Induced subject-relative movement

Persistence of apparent movement of a stationary point after removal of inducing stimulus

R. H. Day, R. G. Dickinson, Kenneth I Forster

Research output: Contribution to journalArticle

3 Citations (Scopus)

Abstract

It was observed by chance that perceived movement of a stationary spot of light in a dark featureless field persists after its induced movement by a moving frame. When the frame was suddenly occluded, apparent movement of the spot persisted in the same direction as prior induced movement. The effect which is compelling and readily reported and referred to as induced subject-relative movement (ISRM) was confirmed and further investigated in four experiments. In the first, the informal observations of ISRM were confirmed using manual tracking to index perceived movement, and in the second, it was shown to occur only very slightly and briefly when the frame merely stopped. In the third experiment, ISRM was shown to occur following two different paths of induced movement, and in the fourth, not to occur following real movement of the spot, which was almost indistinguishable from its induced movement. It is suggested that the effect arises from the absence of a signal for cessation of perceived movement when the frame disappears.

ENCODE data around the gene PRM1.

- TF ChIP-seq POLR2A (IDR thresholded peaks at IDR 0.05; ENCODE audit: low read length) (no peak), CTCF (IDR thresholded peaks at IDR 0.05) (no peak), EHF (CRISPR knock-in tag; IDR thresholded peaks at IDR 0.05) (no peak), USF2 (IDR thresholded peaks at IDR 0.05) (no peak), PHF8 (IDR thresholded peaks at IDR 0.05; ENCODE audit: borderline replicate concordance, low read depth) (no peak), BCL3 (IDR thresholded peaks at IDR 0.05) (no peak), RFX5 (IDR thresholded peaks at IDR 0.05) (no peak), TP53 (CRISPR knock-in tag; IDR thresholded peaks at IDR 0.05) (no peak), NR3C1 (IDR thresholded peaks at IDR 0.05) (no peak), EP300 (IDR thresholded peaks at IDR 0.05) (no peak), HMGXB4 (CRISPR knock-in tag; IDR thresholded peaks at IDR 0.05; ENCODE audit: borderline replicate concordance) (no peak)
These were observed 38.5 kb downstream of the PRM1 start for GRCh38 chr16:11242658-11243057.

Original languageEnglish (US)
Pages (from-to)510-517
Number of pages8
JournalPerception and Psychophysics
Volume19
Issue number6
DOIs
StatePublished - Nov 1976
Externally publishedYes

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persistence
stimulus
Light
experiment
Direction compound
Persistence
Stimulus
Apparent Movement

ASJC Scopus subject areas

  • Experimental and Cognitive Psychology
  • Sensory Systems
  • Psychology(all)

Cite this

Induced subject-relative movement : Persistence of apparent movement of a stationary point after removal of inducing stimulus. / Day, R. H.; Dickinson, R. G.; Forster, Kenneth I.

In: Perception and Psychophysics, Vol. 19, No. 6, 11.1976, p. 510-517.

Research output: Contribution to journalArticle

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